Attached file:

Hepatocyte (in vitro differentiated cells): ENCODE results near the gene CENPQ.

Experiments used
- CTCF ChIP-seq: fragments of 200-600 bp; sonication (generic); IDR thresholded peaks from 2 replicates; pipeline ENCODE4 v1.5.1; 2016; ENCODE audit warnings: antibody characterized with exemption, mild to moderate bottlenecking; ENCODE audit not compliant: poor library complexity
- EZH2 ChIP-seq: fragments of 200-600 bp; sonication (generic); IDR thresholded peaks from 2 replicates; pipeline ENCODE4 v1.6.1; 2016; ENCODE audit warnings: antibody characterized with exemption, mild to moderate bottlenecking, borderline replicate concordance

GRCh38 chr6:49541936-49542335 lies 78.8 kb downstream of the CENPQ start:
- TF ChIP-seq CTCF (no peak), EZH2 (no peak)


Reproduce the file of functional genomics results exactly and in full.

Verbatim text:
Hepatocyte (in vitro differentiated cells): ENCODE results near the gene CENPQ.

Experiments used
- CTCF ChIP-seq: fragments of 200-600 bp; sonication (generic); IDR thresholded peaks from 2 replicates; pipeline ENCODE4 v1.5.1; 2016; ENCODE audit warnings: antibody characterized with exemption, mild to moderate bottlenecking; ENCODE audit not compliant: poor library complexity
- EZH2 ChIP-seq: fragments of 200-600 bp; sonication (generic); IDR thresholded peaks from 2 replicates; pipeline ENCODE4 v1.6.1; 2016; ENCODE audit warnings: antibody characterized with exemption, mild to moderate bottlenecking, borderline replicate concordance

GRCh38 chr6:49541936-49542335 lies 78.8 kb downstream of the CENPQ start:
- TF ChIP-seq CTCF (no peak), EZH2 (no peak)